TikTok To Show Who Viewed Your Posts
TikTok is in the process of adding viewer history to posts, according to a test that was spotted in the wild.
You’ll soon be able to see who viewed your TikTok videos, which is another set of data you can use to identify your most engaged followers.
The trade-off is that your followers will be able to see when you view their posts too.
If you’re not comfortable with that, you can opt-out of post view history. But then you won’t be able to see view history for your content either.
TikTok’s post view history isn’t like Instagram and Facebook stories, where it’s turned on for everyone by default.
There are other ways it differs from viewer history on other platforms, which we’ll look at in the next section. Here’s how TikTok’s viewer history works.
TikTok Post View History – How It Works
TikTok’s post view history is limited to followers only, which you can see in this screenshot shared by social media pundit Matt Navarra:
It says people you follow can see when you view their posts, and you’ll be able to see when followers view your posts.
In theory — if you wanted to stealthily view someone’s content, does that mean you could simply unfollow them?
It’s an interesting choice to limit view history in this way. I presume it’s to accommodate people with huge followings, as it filters the data down to mutuals only.
TikTok’s view history is also limited in duration, which will be available for seven days from the day of publishing.
If viewer history is valuable to you, you’ll have one week to collect the data.
TikTok Confirms Test Feature
In a report from TechCrunch, a TikTok spokesperson confirms the feature is real and that it’s available to select users.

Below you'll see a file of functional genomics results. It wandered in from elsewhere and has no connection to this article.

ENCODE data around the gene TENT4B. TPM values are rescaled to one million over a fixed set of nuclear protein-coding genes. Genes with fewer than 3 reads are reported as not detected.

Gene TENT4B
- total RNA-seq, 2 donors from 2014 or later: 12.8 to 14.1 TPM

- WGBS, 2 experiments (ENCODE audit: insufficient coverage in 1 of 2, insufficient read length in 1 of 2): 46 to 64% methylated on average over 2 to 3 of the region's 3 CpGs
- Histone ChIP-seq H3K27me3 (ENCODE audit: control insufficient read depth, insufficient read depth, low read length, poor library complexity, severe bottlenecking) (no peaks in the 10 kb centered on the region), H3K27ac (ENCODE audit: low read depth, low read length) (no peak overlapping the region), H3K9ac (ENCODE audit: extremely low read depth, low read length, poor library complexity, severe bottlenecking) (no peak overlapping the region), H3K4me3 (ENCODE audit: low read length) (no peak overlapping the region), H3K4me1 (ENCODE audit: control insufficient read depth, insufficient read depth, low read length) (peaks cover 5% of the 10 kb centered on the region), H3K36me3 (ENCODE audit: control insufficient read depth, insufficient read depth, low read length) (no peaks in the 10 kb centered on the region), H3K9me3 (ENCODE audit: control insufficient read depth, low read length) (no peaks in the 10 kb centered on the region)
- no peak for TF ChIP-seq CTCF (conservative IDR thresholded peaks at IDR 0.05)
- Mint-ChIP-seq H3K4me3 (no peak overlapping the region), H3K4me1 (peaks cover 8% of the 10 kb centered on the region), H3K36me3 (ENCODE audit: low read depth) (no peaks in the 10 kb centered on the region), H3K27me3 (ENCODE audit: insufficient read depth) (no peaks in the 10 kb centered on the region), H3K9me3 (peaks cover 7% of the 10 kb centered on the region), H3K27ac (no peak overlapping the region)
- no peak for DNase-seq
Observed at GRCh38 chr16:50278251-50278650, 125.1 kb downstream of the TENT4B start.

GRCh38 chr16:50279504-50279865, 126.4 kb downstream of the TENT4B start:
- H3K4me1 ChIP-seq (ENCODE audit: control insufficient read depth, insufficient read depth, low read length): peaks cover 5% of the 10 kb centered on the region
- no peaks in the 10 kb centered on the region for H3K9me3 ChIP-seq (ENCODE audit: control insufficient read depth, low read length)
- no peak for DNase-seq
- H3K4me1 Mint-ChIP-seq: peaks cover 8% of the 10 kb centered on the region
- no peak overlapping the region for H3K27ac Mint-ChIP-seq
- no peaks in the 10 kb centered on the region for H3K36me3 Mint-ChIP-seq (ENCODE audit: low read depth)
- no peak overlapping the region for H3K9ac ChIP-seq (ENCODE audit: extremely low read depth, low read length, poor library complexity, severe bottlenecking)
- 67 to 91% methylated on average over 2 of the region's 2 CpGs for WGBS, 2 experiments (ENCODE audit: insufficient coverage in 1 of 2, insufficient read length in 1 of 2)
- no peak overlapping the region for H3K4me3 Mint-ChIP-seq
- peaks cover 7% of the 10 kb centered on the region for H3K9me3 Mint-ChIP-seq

When it will be available more widely is anyone’s guess. There’s no guarantee test features will ever roll out at all.
If feedback from the test group is negative, TikTok may decide to scrap viewer history or at least rework it.
At this point it’s just something to be aware of, and know that it be added to TikTok in a future update.
Source: TikTok To Show Who Viewed Your Posts
4 things to learn about paid search from The North Face
Managing a large international brand is hard work. Especially when that brand is multi-channel (sold direct and through retailers, online and through individual branded stores).
I was thinking about these challenges recently and wanted to choose a brand and deep dive into how they handle their search campaigns.
The marketing demands of these brands can be difficult when you balance all the stakeholders, internally and externally. So, let’s take a look at 4 things you can learn in search from one of my favorite brands in this situation, The North Face:
- Own Local – blocking and tackling when you have stores
- Strong organic to help fund or offset paid search
- Branded search – watch the competition
- Getting the website right
To be clear: I have never worked with The North Face as a brand and I don’t know anyone who works there, so I have no insider information. This article is from an outside point of view and how I would assess their performance if I were to be in a business development pitch for their business.
1. Own local – blocking and tackling when you have stores
Brands that have their own locations would prefer customers to shop directly with them. They can control the experience, don’t have to compete with other brands, and can take home the biggest margins.